The Unknown Soldier offers the visitor an image of the nation, for which ordinary individuals sacrificed their lives, not for king and empire, as in Westminster Abby, but for “justice and freedom.”

The inscription on the stone capping the grave in Westminster Abby commemorates: the many multitudes who during the Great War of 1914–1918gave the most that man can give life itselffor god — for king and country — for loved ones home and empirefor the sacred cause of justice and freedom in the world

The eternal flame, like that in Paris, Arlington, and so many other sites, defies wind and rain. Like the colonial era locations described by Anderson, the site is sanitized and controlled by guards at the front gate, so that no unauthorized commemorations can take place (Anderson 1991, 182). But, belying Anderson's argument for the power of the anonymous hero, the Unknown Soldier bears a strong resemblance to Sam Nujoma, reminding the visitor exactly whom to revere.

The inscription below the Unknown Soldier reads: “Glory to the fallen heroes and heroines of the motherland Namibia! Sam Nujoma 26th August 2002”, further reinforcing the connection to the country's first president.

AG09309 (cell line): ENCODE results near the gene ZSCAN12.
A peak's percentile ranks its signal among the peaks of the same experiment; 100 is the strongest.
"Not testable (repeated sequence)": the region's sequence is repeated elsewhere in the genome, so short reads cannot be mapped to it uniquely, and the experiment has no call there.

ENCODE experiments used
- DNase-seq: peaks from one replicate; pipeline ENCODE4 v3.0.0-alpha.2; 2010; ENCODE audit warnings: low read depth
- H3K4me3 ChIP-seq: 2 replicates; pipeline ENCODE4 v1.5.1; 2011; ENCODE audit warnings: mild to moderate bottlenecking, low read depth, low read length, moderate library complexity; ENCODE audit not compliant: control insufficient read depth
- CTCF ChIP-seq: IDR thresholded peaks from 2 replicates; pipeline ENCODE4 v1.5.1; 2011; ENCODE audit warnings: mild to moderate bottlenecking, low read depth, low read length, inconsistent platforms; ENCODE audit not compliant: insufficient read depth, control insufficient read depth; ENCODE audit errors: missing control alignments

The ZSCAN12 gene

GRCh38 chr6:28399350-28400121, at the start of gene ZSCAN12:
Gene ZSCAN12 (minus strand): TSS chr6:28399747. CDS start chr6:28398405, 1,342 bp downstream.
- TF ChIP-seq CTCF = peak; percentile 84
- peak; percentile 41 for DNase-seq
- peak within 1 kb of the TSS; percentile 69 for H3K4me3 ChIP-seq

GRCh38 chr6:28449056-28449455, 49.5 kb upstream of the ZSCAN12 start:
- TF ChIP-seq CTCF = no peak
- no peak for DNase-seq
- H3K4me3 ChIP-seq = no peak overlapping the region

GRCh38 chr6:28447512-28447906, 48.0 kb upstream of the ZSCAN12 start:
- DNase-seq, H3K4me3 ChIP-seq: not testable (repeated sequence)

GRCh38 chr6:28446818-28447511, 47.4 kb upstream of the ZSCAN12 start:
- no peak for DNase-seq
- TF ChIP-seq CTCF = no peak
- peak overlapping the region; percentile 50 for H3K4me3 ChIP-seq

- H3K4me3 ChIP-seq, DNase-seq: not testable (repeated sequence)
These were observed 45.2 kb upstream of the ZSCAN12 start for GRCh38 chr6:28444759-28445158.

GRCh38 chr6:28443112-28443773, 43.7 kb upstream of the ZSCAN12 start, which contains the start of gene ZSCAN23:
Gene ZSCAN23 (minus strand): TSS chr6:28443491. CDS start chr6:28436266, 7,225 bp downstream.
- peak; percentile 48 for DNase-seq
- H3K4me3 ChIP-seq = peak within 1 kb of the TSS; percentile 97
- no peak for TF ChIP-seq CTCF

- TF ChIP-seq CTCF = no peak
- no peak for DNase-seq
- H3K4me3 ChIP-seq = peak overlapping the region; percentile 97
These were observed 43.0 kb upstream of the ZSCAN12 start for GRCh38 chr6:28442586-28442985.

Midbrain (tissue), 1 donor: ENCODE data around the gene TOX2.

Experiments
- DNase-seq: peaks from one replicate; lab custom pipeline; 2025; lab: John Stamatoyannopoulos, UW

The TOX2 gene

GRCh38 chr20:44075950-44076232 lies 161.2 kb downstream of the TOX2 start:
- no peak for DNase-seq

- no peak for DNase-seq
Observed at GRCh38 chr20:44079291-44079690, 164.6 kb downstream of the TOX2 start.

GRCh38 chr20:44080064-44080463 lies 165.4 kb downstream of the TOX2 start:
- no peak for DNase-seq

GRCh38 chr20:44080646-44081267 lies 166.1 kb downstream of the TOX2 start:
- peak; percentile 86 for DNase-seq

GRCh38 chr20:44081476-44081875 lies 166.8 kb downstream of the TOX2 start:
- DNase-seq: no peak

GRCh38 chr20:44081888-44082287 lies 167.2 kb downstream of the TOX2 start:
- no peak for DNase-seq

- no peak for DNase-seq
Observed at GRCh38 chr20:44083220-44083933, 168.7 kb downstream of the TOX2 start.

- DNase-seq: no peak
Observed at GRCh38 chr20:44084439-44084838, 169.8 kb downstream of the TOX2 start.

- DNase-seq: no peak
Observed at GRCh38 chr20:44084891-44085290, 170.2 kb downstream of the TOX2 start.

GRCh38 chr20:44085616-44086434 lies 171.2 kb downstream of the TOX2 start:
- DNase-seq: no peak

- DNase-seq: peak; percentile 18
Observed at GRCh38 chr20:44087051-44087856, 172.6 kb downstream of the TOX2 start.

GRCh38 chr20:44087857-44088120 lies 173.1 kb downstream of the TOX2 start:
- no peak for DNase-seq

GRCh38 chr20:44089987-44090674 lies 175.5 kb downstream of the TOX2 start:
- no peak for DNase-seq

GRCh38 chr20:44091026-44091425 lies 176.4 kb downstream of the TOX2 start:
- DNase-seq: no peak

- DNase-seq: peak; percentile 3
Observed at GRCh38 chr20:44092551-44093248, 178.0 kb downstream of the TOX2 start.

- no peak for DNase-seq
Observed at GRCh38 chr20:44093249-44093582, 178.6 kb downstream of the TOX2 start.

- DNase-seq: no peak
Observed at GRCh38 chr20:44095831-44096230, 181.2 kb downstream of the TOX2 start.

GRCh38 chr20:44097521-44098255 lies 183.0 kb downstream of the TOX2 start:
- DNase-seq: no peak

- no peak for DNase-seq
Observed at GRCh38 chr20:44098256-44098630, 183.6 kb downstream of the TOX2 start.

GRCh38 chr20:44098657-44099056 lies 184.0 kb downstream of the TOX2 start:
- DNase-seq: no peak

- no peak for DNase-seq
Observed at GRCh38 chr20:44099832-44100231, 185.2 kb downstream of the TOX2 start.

Unknown Solider at Heroes Acre (2008)

Heroes Acre was built to foster a state-sanctioned nationalism, but few Namibians visit. Every time one of the authors visited the site, it was empty except for the guards. Within a few years of its opening, the National Heritage Council reported only 7,533 visitors a year (The Namibian October 19, 2006). By 2017, the site manager, Helena Neugola, commented: “It is very disappointing to see that our Namibian people rarely come” and the state-owned New Era newspaper described Heroes Acre as an “unexplored gem” (July 4, 2017). It remains a key location for state celebrations of heroes through burials of recently deceased SWAPO members despite the controversies that these burials sometimes elicit both within and outside SWAPO.

Leaders including SWAPO co-founder Herman Andimba Toivo ya Toivo, former Prime Minister Theo-Ben Gurirab and long-time SWAPO member then opposition party presidential candidate Hidipo Livius Hamutenya among others have been buried at Heroes Acre. A number of prominent figures (or their families) have resisted being buried there including war veteran Simeon Lineekela “Kambo” Shixungileni and Ovaherero Paramount Chief Kuaima Riruako.